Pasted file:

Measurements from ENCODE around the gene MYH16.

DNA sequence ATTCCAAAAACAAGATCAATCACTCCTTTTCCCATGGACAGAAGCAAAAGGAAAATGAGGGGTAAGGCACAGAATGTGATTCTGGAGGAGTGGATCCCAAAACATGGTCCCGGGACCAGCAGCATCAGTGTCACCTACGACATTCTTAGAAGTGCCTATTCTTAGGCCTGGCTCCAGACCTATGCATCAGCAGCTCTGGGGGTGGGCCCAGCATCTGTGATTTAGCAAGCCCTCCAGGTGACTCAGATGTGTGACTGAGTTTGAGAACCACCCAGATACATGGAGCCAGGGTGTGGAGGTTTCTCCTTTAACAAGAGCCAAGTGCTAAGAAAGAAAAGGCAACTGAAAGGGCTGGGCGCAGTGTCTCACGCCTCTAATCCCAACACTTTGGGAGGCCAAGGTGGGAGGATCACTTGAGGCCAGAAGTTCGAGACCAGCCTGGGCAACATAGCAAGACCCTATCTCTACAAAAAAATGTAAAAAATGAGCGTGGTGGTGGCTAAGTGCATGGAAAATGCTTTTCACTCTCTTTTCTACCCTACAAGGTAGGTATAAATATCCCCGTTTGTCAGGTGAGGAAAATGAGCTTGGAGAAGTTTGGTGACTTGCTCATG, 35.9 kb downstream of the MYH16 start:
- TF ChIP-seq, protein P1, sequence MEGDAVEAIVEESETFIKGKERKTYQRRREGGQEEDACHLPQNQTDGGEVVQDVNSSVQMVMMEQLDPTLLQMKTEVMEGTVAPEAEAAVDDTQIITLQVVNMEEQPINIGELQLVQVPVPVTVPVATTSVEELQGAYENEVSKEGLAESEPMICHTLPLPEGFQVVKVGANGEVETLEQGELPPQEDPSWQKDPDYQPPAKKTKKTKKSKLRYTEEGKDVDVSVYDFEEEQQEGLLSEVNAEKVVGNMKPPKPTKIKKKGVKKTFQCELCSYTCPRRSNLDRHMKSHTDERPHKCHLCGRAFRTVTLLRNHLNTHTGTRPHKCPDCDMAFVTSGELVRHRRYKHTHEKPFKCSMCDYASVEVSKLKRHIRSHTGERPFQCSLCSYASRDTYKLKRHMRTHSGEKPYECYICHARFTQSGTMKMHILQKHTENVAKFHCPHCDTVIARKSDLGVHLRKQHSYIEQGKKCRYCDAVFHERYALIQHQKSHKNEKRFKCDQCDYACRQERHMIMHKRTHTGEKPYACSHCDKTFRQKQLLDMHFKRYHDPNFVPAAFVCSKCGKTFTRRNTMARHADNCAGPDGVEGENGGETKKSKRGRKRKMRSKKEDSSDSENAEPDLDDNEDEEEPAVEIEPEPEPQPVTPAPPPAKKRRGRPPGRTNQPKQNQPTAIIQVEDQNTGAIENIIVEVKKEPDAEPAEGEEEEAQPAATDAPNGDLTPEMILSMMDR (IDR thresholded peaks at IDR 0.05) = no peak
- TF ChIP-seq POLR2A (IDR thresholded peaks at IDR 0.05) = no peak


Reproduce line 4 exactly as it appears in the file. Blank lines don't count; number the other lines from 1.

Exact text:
- TF ChIP-seq POLR2A (IDR thresholded peaks at IDR 0.05) = no peak